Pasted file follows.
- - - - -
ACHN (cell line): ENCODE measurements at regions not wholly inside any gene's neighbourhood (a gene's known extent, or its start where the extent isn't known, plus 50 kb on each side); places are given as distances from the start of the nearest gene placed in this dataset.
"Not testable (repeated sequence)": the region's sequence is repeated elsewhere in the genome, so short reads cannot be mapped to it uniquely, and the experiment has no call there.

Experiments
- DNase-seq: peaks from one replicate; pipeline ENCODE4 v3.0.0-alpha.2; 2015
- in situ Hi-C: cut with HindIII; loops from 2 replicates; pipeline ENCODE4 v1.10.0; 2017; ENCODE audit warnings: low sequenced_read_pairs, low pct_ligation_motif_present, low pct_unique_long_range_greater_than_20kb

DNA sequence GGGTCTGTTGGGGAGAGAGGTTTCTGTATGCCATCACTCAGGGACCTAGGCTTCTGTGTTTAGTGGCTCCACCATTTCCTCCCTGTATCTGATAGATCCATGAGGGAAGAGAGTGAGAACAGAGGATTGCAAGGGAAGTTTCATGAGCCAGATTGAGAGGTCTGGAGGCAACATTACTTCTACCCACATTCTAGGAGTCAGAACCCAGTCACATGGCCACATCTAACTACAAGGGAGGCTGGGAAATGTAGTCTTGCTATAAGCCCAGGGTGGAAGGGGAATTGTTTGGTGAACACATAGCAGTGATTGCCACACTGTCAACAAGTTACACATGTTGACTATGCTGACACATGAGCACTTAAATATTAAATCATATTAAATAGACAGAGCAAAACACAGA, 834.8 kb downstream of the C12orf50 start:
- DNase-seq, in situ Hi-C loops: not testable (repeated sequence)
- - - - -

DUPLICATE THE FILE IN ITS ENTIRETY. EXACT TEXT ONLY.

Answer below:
ACHN (cell line): ENCODE measurements at regions not wholly inside any gene's neighbourhood (a gene's known extent, or its start where the extent isn't known, plus 50 kb on each side); places are given as distances from the start of the nearest gene placed in this dataset.
"Not testable (repeated sequence)": the region's sequence is repeated elsewhere in the genome, so short reads cannot be mapped to it uniquely, and the experiment has no call there.

Experiments
- DNase-seq: peaks from one replicate; pipeline ENCODE4 v3.0.0-alpha.2; 2015
- in situ Hi-C: cut with HindIII; loops from 2 replicates; pipeline ENCODE4 v1.10.0; 2017; ENCODE audit warnings: low sequenced_read_pairs, low pct_ligation_motif_present, low pct_unique_long_range_greater_than_20kb

DNA sequence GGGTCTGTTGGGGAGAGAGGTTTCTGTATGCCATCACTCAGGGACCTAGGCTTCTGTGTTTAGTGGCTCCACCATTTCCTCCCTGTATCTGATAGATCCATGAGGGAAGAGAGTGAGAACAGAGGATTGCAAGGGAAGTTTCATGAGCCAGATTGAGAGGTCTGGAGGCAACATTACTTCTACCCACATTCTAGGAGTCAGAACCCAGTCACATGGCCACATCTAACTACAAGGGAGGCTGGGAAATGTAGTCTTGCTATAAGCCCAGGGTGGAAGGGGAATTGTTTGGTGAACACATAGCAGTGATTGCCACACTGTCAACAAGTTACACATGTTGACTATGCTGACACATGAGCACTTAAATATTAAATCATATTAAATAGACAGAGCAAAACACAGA, 834.8 kb downstream of the C12orf50 start:
- DNase-seq, in situ Hi-C loops: not testable (repeated sequence)